Minimalists are always trying to figure out how to live well with less stuff. Not to make life an unbearable grind, but because we find it extraordinarily fun to be efficient, we like to use our creativity in the service of humanity/earth and we have discovered it is the path to freedom.
I figured out a couple decades ago that American-sized refrigerators are waste creators. They as so big that people overbuy fresh foods and restaurant meals and then park the hopeful meat and vegetables and take-home boxes on the vast shelves. Then life happens. Work goes overlong and there is only time for fast-food or microwaved pizza rolls. Someone ends up in the hospital and there is only time for vending coffee and chips. Someone breaks up with you and the only thing that makes you feel better is ice cream and Netflix. I get it. And all that food that you bought when you were full of energy and a plan-to-get-fit turns into refrigerated compost.
I am a huge advocate for small refrigerators. Parisians have the right idea, but think smaller. Think dorm-sized fridges-just don’t fill them with beer. I have been using a refrigerator that fits under my kitchen counter for a couple decades, even when I was cooking for a family of four. When you can see everything, you are not as likely to waste it.
Many fridges come with a plastic partition for holding eggs. It is there, taking up your expensive refrigerated space, whether you have eggs or not. My system, photographed above, does not waste space. If you take a few of your dozen eggs and boil them, just indicate it in some way-a Scarlet H, or Sharpie happy face or stickers that you removed from the avocados you bought. Also, if space is really tight in your half-fridge (which does happen from time to time, I admit) you can Trim The Carton To The Number Of Eggs You Have. Even the bits are recyclable.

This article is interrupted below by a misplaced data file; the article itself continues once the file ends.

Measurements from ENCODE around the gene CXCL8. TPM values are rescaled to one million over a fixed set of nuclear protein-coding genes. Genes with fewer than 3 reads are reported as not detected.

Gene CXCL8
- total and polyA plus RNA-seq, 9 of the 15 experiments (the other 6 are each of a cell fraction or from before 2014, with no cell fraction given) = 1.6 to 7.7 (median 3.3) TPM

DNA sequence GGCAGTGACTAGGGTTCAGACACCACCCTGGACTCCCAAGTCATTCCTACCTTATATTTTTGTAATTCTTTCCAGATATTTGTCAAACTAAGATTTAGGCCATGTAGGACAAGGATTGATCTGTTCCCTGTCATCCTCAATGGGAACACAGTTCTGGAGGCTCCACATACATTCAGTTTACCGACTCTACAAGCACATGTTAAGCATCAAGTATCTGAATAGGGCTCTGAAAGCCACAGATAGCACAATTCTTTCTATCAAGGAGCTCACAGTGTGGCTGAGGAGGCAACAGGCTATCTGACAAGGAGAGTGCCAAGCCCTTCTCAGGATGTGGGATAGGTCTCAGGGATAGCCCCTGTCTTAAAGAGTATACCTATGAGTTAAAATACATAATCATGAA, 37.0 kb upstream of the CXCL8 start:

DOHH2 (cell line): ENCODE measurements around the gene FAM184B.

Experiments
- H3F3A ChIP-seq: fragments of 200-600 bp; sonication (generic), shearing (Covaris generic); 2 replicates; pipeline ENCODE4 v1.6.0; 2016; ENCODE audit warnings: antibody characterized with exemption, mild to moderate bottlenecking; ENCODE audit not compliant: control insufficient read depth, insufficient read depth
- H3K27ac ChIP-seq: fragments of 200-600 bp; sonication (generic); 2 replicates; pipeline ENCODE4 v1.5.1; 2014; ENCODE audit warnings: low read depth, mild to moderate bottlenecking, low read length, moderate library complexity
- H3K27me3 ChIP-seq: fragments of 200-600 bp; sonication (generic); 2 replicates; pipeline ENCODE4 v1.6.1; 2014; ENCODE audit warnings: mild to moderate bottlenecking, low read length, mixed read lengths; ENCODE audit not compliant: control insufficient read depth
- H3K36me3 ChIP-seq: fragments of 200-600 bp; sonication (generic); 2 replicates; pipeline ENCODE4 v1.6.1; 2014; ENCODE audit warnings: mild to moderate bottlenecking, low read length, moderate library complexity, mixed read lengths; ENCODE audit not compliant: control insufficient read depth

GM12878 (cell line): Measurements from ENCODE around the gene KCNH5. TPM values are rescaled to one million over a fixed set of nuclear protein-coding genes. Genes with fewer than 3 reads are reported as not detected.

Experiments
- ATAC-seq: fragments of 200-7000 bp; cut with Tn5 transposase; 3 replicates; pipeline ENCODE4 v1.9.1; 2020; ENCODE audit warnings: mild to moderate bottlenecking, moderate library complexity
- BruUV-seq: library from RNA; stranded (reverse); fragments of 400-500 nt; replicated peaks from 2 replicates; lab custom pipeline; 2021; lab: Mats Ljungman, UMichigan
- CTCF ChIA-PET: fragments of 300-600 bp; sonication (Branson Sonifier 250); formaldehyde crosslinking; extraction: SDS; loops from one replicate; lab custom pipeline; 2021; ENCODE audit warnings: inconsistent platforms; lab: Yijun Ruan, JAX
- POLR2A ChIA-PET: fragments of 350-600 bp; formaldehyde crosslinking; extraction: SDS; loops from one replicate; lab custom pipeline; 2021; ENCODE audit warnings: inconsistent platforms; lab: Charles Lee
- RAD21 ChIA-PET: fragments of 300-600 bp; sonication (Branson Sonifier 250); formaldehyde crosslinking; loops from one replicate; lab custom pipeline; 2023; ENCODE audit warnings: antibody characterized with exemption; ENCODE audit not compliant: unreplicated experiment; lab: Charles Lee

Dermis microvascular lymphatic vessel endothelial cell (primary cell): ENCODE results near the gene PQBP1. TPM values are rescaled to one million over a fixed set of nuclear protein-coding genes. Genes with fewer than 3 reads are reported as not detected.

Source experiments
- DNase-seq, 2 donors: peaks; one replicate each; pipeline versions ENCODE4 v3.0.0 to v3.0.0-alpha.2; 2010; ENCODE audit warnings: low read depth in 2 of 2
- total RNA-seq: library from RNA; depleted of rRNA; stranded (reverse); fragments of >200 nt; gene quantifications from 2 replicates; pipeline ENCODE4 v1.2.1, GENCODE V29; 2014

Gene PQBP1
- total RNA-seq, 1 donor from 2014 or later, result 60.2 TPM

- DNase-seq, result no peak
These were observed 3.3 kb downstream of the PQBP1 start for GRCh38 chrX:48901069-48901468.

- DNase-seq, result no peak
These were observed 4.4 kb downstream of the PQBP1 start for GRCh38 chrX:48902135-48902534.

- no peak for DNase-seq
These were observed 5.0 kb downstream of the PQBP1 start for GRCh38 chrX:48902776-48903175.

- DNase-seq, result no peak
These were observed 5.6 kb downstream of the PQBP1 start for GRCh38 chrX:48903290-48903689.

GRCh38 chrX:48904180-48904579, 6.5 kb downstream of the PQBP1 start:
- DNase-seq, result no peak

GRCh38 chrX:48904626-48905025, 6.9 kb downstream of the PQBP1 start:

And speaking of refrigerator compost–
Even in my half-fridge, I have room for the small compost bin that some people keep on their counter top or under their sink. I learned a long time ago that refrigerating the compost keeps down stink and bugs. The difference between me and the big-refrigerator folks is 1) my compost is all gathered together, rather than in individual plastic bags rotting in the produce drawer 2) My compost is what is left after I have used the fruits and vegetables that I purchased. Rarely does edible food go to waste here.
Minimalists are always on the look-out for new tools that perform multiple functions. The mighty spring clip is one of those tools. You see it here as a prop for the recipe cards. (I don’t have a lot of recipe cards due to me simplifying our diet and virtually any recipe being available via an internet search.) It also works as a bag clip for spinach or frozen peas or any foodstuffs that come in a plastic bag. ALERT: not kitchen hint–It works great to hold fabric bits inline during an assembly of a creative reuse of second hand fabrics, whilst still being so creative that safety pins would be too much of a commitment. You can use it to hold bunches of paper together (boring!) or combined with a shoe string as an emergency tourniquet (I haven’t had to use this one yet-as a matter of fact in 30 years of nursing, the only time I have had to apply tourniquets was to plump up the veins to draw blood-no emergency.)
I know my readers to be the most helpful and creative of people. What are your favorite kitchen (or household) hacks?
P.S. I know a couple of you (i.e. 20% of my readers) signed up to follow the net-zero house story. I am spending a fair amount of my time tracking down the right property. I have real estate agents looking for it. I am looking for it, via online searches and then I drive to any viable listing. Other people, who are just excited about the concept of creating a net-zero house in boring old St. Louis, send me links every week. And I check them all out. So never fear, progress is being made…if it is only eliminating about 200 properties per week that will not work for one reason or another. I assure you, once we find the right property, the blog about it will be way more interesting. XOXO, Fawn